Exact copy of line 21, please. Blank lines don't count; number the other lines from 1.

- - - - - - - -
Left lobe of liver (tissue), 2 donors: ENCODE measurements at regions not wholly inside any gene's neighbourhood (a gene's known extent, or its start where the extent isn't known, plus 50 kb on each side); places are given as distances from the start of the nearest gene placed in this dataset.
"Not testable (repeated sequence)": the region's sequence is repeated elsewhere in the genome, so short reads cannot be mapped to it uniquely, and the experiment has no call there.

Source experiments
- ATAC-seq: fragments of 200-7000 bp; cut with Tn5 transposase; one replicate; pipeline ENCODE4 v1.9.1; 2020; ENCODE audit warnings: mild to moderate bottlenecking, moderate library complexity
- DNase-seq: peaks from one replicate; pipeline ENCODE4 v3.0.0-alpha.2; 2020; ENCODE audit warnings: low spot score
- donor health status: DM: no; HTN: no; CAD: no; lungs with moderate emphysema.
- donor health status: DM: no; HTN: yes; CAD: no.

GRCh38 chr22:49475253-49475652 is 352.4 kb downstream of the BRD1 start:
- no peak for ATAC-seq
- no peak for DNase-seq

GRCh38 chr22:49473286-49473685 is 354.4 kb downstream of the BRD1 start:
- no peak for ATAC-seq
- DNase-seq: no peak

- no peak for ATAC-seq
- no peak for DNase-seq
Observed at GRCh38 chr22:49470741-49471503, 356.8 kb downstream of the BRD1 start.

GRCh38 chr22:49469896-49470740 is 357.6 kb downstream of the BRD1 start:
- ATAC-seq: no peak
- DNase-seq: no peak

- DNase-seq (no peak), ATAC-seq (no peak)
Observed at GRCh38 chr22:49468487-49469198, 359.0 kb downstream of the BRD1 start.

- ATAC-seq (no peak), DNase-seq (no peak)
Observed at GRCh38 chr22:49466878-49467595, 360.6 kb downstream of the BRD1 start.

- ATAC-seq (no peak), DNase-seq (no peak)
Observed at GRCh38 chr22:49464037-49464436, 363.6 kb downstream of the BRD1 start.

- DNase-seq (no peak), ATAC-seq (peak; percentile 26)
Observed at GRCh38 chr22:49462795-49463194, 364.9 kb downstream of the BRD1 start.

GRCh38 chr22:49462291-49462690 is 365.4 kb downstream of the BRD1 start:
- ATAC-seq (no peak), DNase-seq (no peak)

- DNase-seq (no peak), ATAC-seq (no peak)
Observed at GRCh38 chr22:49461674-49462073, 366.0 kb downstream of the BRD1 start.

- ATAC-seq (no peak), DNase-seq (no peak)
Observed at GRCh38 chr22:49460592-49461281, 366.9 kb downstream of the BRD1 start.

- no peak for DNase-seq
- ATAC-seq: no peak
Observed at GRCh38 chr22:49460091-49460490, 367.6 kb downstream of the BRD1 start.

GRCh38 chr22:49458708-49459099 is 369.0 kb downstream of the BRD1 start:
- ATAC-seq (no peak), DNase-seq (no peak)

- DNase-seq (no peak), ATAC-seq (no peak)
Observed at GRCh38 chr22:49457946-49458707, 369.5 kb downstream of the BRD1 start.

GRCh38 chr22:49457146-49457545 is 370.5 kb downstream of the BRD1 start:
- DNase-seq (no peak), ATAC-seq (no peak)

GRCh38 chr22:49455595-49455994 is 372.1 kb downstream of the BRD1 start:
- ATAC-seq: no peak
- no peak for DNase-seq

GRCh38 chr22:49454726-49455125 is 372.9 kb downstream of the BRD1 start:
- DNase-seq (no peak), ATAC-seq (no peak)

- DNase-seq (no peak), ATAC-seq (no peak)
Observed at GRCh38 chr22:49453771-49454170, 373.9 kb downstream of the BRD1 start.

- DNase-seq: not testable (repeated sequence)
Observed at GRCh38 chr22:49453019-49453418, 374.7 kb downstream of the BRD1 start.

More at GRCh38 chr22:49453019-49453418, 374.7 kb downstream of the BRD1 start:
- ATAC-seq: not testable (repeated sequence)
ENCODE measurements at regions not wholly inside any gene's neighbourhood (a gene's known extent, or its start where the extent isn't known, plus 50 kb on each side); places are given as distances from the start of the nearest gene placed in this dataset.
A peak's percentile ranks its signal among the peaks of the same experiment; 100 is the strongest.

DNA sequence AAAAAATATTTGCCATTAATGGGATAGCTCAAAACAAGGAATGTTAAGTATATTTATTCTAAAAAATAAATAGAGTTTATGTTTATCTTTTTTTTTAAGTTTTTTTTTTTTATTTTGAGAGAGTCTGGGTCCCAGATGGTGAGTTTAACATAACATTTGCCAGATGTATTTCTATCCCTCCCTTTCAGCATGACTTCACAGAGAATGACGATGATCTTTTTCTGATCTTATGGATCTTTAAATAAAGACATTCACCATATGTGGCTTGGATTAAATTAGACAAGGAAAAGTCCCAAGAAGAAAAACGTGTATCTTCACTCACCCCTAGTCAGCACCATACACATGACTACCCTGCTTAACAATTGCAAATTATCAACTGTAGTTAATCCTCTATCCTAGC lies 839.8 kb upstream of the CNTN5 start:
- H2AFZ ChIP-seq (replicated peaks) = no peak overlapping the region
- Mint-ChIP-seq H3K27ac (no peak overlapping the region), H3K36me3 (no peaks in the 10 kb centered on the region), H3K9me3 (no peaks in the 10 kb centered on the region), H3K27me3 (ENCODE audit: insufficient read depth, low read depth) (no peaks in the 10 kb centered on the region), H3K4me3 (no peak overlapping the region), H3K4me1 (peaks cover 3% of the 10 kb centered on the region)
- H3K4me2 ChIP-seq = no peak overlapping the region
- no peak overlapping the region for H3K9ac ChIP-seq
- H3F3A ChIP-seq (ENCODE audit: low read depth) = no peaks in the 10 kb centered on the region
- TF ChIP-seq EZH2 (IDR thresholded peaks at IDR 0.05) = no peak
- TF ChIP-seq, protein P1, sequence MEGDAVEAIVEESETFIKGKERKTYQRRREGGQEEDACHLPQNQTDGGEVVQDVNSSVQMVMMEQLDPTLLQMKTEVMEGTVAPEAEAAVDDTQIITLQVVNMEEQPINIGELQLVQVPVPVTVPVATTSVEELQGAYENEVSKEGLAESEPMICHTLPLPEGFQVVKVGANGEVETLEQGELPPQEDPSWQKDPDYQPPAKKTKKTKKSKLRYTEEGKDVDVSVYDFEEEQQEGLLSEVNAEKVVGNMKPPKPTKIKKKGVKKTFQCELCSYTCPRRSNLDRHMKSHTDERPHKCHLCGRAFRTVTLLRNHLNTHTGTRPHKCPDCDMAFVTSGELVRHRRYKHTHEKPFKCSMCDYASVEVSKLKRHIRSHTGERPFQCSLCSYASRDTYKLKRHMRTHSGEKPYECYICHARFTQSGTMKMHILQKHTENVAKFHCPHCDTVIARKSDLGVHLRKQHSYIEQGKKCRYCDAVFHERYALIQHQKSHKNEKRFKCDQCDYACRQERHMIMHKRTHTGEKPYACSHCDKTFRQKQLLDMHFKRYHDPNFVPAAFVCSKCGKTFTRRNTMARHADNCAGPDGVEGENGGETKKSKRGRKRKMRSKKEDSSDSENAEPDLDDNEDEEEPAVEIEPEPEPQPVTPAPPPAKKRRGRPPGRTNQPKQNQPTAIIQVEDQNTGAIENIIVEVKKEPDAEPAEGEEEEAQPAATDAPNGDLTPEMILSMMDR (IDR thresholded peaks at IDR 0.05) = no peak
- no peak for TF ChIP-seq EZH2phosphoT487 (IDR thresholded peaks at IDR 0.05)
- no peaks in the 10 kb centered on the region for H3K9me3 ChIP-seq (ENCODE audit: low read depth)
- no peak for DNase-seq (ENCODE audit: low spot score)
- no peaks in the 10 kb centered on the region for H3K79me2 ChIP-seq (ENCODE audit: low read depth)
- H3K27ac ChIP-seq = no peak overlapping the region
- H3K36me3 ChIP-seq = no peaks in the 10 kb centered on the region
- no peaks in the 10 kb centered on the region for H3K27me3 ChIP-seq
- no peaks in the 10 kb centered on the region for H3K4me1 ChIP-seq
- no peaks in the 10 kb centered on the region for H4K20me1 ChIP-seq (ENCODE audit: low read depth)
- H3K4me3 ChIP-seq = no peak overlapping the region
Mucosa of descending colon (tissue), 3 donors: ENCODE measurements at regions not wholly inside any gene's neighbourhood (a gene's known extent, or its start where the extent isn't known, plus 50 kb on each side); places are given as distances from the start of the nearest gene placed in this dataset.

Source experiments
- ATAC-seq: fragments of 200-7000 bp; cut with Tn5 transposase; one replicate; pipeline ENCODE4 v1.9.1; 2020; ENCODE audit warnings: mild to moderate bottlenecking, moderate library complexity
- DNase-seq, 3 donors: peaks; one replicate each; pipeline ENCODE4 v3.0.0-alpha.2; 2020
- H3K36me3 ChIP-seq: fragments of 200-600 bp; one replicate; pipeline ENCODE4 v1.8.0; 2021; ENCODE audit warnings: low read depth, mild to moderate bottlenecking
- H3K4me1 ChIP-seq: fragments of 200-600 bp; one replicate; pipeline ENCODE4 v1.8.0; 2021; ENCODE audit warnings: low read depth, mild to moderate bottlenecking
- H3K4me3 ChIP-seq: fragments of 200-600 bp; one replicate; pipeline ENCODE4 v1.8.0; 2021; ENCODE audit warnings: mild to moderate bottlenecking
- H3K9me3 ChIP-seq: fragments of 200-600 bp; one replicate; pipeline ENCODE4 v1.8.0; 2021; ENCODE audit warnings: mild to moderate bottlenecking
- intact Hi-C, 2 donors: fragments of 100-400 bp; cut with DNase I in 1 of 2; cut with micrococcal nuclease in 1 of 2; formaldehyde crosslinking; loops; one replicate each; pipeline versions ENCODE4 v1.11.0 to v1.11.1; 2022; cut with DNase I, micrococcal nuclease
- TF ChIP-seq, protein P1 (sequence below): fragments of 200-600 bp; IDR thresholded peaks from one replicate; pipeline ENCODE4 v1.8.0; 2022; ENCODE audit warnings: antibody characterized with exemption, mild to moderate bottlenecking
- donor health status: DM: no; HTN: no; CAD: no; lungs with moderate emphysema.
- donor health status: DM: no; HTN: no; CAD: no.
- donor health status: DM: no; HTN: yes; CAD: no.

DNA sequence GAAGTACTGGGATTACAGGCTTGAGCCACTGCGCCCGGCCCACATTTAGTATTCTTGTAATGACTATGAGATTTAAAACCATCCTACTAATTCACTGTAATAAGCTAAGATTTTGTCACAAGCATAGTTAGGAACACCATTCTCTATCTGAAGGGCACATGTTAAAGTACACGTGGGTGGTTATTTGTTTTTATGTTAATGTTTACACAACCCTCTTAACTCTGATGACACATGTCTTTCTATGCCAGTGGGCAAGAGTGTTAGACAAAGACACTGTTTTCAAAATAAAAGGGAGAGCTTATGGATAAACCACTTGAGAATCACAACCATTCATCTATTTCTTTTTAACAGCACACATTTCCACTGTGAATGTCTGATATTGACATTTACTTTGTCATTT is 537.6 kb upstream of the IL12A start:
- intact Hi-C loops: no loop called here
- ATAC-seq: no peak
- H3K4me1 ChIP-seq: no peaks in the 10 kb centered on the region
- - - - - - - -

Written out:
Observed at GRCh38 chr22:49468487-49469198, 359.0 kb downstream of the BRD1 start.